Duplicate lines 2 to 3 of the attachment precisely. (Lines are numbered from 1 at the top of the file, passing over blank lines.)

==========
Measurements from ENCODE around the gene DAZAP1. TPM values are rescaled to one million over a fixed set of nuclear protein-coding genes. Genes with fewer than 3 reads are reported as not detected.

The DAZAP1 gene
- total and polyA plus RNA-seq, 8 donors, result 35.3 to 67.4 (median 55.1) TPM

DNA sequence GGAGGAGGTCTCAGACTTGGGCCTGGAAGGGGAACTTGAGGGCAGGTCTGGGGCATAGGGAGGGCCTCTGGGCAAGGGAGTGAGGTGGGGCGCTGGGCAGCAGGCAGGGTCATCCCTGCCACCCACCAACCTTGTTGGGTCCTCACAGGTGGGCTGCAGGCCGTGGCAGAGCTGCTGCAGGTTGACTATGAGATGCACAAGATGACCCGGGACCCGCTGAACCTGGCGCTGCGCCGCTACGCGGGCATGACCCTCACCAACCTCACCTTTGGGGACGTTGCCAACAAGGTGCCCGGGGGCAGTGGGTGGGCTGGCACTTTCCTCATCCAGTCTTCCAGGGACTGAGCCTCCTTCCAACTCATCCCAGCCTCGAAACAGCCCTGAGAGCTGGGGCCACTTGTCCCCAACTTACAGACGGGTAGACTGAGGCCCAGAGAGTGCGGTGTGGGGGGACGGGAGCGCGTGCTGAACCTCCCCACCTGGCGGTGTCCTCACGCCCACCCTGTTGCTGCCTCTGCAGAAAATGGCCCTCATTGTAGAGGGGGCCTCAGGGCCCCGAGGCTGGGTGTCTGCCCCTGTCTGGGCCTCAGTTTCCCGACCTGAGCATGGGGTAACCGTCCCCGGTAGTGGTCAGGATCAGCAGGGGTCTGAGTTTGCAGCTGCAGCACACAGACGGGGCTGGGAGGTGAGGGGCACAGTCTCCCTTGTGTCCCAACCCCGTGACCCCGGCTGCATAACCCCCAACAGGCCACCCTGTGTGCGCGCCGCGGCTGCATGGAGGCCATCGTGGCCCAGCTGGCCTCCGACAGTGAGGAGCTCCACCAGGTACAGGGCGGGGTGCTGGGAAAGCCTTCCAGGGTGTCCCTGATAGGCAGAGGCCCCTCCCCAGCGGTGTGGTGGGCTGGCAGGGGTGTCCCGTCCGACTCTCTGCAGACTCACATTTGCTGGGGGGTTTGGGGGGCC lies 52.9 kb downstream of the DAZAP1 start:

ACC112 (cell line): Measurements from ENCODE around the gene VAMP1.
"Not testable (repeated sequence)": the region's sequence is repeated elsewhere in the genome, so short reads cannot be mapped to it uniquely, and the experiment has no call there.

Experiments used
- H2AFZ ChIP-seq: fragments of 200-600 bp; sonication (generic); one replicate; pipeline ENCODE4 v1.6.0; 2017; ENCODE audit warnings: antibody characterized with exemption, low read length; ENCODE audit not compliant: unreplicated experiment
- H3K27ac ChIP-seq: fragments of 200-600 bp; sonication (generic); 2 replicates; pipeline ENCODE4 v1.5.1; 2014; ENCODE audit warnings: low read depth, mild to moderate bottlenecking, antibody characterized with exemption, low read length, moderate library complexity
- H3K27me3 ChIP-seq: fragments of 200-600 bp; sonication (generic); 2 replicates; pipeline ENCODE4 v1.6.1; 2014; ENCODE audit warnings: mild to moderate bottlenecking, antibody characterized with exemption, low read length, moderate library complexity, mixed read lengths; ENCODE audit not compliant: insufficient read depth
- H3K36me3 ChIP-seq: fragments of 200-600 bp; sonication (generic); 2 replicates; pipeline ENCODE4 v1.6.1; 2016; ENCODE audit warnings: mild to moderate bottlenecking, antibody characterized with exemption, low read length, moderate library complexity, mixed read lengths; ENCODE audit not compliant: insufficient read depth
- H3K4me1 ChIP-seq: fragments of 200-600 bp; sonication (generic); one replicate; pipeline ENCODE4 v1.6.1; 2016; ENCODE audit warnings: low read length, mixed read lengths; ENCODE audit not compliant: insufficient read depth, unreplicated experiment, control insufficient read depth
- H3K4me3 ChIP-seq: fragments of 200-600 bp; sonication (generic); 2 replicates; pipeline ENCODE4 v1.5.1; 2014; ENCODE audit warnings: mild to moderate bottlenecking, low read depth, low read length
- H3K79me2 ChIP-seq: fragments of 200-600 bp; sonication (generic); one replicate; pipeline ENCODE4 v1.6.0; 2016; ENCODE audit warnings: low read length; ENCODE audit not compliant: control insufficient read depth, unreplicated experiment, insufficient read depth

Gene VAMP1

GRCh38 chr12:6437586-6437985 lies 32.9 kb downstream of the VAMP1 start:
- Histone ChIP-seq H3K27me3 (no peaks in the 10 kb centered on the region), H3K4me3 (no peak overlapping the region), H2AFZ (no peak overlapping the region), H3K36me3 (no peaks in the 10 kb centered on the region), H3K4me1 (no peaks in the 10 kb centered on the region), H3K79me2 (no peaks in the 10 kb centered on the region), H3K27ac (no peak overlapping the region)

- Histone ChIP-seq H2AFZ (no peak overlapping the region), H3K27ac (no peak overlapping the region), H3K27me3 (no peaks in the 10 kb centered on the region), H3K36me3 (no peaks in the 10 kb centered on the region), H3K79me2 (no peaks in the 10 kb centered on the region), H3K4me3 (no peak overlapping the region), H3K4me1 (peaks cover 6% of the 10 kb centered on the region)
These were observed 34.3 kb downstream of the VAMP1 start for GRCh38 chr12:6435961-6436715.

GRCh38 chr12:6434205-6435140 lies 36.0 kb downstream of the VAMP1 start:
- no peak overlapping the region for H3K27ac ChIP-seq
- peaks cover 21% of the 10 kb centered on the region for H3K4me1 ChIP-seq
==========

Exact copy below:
The DAZAP1 gene
- total and polyA plus RNA-seq, 8 donors, result 35.3 to 67.4 (median 55.1) TPM